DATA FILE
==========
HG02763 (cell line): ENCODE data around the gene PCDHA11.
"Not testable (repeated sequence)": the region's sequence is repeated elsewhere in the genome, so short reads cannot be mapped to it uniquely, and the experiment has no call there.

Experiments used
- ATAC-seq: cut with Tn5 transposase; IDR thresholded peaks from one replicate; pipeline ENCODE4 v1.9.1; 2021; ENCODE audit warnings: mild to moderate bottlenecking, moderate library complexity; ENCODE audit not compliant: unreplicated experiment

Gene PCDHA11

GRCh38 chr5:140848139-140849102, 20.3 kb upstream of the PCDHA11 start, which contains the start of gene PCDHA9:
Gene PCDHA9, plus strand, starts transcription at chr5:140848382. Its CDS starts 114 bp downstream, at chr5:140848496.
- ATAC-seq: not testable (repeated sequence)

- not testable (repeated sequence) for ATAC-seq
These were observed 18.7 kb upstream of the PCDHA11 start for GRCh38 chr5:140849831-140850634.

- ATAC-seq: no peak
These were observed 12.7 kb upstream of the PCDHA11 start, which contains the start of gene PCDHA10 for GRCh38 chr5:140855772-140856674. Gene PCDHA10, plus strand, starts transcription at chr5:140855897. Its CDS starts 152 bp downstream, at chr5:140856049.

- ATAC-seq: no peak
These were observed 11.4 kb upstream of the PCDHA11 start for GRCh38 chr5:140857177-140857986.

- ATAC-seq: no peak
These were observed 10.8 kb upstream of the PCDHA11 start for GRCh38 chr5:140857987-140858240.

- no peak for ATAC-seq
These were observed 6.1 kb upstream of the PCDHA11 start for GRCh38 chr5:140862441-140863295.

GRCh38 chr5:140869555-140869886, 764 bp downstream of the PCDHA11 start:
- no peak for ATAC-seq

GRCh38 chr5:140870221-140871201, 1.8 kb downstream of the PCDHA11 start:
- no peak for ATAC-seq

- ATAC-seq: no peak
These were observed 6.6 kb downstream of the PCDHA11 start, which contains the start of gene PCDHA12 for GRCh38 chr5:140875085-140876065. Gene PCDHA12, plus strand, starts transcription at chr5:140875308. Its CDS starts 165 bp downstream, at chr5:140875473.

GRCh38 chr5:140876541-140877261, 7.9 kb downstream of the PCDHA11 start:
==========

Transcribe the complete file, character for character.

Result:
HG02763 (cell line): ENCODE data around the gene PCDHA11.
"Not testable (repeated sequence)": the region's sequence is repeated elsewhere in the genome, so short reads cannot be mapped to it uniquely, and the experiment has no call there.

Experiments used
- ATAC-seq: cut with Tn5 transposase; IDR thresholded peaks from one replicate; pipeline ENCODE4 v1.9.1; 2021; ENCODE audit warnings: mild to moderate bottlenecking, moderate library complexity; ENCODE audit not compliant: unreplicated experiment

Gene PCDHA11

GRCh38 chr5:140848139-140849102, 20.3 kb upstream of the PCDHA11 start, which contains the start of gene PCDHA9:
Gene PCDHA9, plus strand, starts transcription at chr5:140848382. Its CDS starts 114 bp downstream, at chr5:140848496.
- ATAC-seq: not testable (repeated sequence)

- not testable (repeated sequence) for ATAC-seq
These were observed 18.7 kb upstream of the PCDHA11 start for GRCh38 chr5:140849831-140850634.

- ATAC-seq: no peak
These were observed 12.7 kb upstream of the PCDHA11 start, which contains the start of gene PCDHA10 for GRCh38 chr5:140855772-140856674. Gene PCDHA10, plus strand, starts transcription at chr5:140855897. Its CDS starts 152 bp downstream, at chr5:140856049.

- ATAC-seq: no peak
These were observed 11.4 kb upstream of the PCDHA11 start for GRCh38 chr5:140857177-140857986.

- ATAC-seq: no peak
These were observed 10.8 kb upstream of the PCDHA11 start for GRCh38 chr5:140857987-140858240.

- no peak for ATAC-seq
These were observed 6.1 kb upstream of the PCDHA11 start for GRCh38 chr5:140862441-140863295.

GRCh38 chr5:140869555-140869886, 764 bp downstream of the PCDHA11 start:
- no peak for ATAC-seq

GRCh38 chr5:140870221-140871201, 1.8 kb downstream of the PCDHA11 start:
- no peak for ATAC-seq

- ATAC-seq: no peak
These were observed 6.6 kb downstream of the PCDHA11 start, which contains the start of gene PCDHA12 for GRCh38 chr5:140875085-140876065. Gene PCDHA12, plus strand, starts transcription at chr5:140875308. Its CDS starts 165 bp downstream, at chr5:140875473.

GRCh38 chr5:140876541-140877261, 7.9 kb downstream of the PCDHA11 start: